14.5 miles (2094.4 to 2108.9)
In the morning, smoke to the south is so thick that I can’t see Mount Jefferson. I eat, pack my things, and walk down to the lodge to use the restroom and fill my water bottle. Then I walk back up the mountain and find a place to sit and watch the eclipse.
While I wait for the show to begin, I upload blog posts. Finally I put on my eclipse glasses and look at the sun, and see that the eclipse is underway. Half an hour later, we’re down to a sliver of sun. The lighting has become strange. People whoop and howl, from the mountainside down to the parking lot. The darkest moment doesn’t last long. Very soon, the strange lighting becomes more or less normal. People leave their posts on the mountain begin walking downhill toward the lodge. Suddenly everyone is on the move.
I wait a little longer, then hike north. The ski lifts are running, now shuttling people down the mountain after taking them up for eclipse viewing. It’s odd to walk under a working ski lift in August.
After half a mile, I’m the only person on the trail. Down I go into Zig Zag Canyon, then up the other side. Here, I encounter a massive log obstacle. I follow a steep detour on the downhill side and finally get around the log jam. I run into several more logs that require me to take off my backpack in order to pass beneath them.
There’s no century marker at mile 2100. I walk back to be sure I didn’t overlook something. Nope. Nothing. Once again, I sketch the number on the trail and take a photo.
After a long, steep descent, I leave forest for a rocky canyon and a crossing of Sandy River. There’s a small log across the water. This is where most (all?) hikers cross. The log is only a little wider than the width of my foot. The river is flowing fast but doesn’t seem very deep. Still, I don’t want to fall in. I investigate upstream. I don’t like the look of things there, so return to the log. I stand on the log for a bit to get used to the idea. Ok, this isn’t so bad. I can get across this little log. I move forward. My left trekking pole slips out of my hand and into the water. Oh, shit!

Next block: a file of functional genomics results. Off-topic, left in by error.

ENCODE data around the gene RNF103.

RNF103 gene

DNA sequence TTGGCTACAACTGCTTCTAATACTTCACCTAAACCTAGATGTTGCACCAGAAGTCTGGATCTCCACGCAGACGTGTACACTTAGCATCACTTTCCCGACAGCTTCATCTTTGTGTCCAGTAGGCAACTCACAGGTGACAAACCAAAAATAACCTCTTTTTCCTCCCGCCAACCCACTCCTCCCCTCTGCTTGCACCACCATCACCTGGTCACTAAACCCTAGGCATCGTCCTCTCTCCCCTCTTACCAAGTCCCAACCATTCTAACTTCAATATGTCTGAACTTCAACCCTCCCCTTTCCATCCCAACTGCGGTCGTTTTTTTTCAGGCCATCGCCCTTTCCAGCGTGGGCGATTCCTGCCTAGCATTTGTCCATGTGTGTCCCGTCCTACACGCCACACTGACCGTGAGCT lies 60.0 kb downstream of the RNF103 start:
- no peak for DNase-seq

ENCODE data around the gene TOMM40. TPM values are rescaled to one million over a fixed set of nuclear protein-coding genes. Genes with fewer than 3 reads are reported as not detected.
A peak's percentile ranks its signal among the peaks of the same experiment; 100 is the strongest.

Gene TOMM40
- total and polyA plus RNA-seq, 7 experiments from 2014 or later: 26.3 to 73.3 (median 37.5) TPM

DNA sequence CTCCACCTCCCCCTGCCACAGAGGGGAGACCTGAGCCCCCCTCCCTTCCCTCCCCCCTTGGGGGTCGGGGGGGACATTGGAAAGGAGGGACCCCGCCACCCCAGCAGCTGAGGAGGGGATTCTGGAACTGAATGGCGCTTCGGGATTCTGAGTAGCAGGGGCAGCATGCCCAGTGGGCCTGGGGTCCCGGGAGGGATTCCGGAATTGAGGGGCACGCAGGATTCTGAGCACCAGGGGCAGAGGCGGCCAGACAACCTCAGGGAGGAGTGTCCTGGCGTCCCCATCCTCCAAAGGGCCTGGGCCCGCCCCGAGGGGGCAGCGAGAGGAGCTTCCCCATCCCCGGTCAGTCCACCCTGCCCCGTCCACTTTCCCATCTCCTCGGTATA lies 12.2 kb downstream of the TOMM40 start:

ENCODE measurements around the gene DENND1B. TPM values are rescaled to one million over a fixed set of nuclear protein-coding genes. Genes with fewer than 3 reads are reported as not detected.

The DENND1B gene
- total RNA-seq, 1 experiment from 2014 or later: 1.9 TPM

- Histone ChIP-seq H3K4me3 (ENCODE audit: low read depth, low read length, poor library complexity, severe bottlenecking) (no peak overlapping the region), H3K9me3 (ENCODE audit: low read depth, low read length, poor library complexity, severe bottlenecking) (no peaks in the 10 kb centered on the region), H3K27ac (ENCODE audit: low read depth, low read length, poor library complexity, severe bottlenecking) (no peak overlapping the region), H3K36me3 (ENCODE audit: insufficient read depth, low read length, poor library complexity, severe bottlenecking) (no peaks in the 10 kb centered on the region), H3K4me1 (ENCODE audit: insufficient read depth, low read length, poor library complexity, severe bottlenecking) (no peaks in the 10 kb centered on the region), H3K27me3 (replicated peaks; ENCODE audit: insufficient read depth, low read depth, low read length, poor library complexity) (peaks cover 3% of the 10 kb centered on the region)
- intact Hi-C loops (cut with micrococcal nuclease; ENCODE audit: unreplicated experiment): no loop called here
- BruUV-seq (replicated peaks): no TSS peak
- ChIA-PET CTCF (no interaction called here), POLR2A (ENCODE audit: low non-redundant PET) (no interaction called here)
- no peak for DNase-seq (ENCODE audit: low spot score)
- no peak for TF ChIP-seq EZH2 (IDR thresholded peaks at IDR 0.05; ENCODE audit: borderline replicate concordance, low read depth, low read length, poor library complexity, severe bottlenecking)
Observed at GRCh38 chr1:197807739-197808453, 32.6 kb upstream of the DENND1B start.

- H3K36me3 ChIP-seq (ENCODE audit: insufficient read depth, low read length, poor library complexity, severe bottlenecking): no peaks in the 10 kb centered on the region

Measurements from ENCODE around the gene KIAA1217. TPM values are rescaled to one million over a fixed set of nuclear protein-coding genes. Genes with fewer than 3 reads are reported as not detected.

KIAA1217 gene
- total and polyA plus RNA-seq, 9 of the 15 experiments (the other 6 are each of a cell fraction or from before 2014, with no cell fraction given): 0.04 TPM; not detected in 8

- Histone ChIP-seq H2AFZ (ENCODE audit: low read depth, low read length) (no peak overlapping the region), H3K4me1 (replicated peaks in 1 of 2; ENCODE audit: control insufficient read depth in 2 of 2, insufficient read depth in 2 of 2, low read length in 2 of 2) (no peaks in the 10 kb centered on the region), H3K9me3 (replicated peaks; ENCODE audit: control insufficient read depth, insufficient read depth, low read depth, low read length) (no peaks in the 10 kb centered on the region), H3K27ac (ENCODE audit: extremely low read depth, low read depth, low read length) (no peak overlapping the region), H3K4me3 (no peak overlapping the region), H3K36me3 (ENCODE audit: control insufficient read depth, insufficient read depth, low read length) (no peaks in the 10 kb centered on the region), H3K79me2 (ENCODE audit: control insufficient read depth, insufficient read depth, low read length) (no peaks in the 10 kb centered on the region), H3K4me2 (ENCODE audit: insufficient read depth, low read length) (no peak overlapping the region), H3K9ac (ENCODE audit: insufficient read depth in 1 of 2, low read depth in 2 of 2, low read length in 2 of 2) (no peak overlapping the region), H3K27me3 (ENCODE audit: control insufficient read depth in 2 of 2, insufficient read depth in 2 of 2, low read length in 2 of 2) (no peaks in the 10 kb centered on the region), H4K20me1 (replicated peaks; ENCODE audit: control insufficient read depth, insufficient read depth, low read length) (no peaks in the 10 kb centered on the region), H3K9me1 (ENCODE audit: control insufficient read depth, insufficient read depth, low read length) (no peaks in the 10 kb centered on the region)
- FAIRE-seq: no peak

Thus begins the Great Trekking Pole Rescue of 2017. I spear the water with my remaining pole and manage to pin the loose pole against a rock, but it slips free and zips downstream. I spear again, and press as hard as I can to keep the thing pinned as I maneuver to pluck it from the stream. Saved.
I walk through the river in my shoes. The water doesn’t come above mid-calf. I should have just waded in the first place, like I usually do. I hate crossing on logs and will always avoid doing so when possible.
With wet feet I take the Ramona Falls alternate. The trail is almost exactly the same length as the PCT, but I get to see a beautiful waterfall and walk along a cool, shaded stream.
I rejoin the PCT just before a crossing of Muddy Fork. There’s a campsite here, and it’s filled with tents, all of which appear to belong to weekenders. I pass through and arrive at the stream crossing.
Well, crap. There’s a huge log on top of another huge log, with a rope rigged along the higher log to assist with crossing. However, the lower log, where one’s feet will go, is half covered by the upper log – meaning it’s another narrow footpath. These logs are higher above the water than the crossing, and the water is moving faster than the last one, too. A few of the campers are down at the steam, watching me. I don’t want to make a spectacle here. I just want to get across this creek.
I dip my trekking pole into the water. It’s deep and fast. I take another look at the logs. I could scoot across the top log on my butt, but that would leave an awkward dismount at the end, during which I’d be extremely likely to freeze up entirely. Back to the creek I go, and walk upstream looking for a shallower section. I find one and walk right in. It’s not a difficult ford. Water doesn’t come above my knees. Once across, I wave to the folks on the other side and proceed on my way.
I’ve flunked two log crossings today. I feel like a wannabe thru hiker. Real thru hikers cross on logs without hesitation. I’m not good enough. Wait. Hold on. I haven’t failed anything. There were two ways across those streams: ford, or log. Fording is in no way a lesser option. I may not be making progress on my log aversion, but I’m increasing my confidence with stream crossings. I’m doing well.
After Muddy Fork, I face a 2,100 foot climb – at the end of the day. Halfway up, I stop for water at a spring. Afterward, I pass SOBO after SOBO. It’s like class just let out or something. Then I remember: PCT Days was held this weekend in Cascade Locks. They probably all attended the gathering and left around the same time.
I reach my intended campsite at a fork in the trail. I pitch my tent and eat dinner while black flies swarm. I’m tired, more tired than I should be after two 14 mile days. Maybe I just need a day off. It’s been two weeks since I had a zero.
As I finish eating, a weekender on the Timberline Trail shows up. His name is Mike and he opts to camp here, too. A little later, two more hikers arrive and manage to squeeze their tents in the vicinity. After several nights of poor sleep, I hope I can sleep through the night here.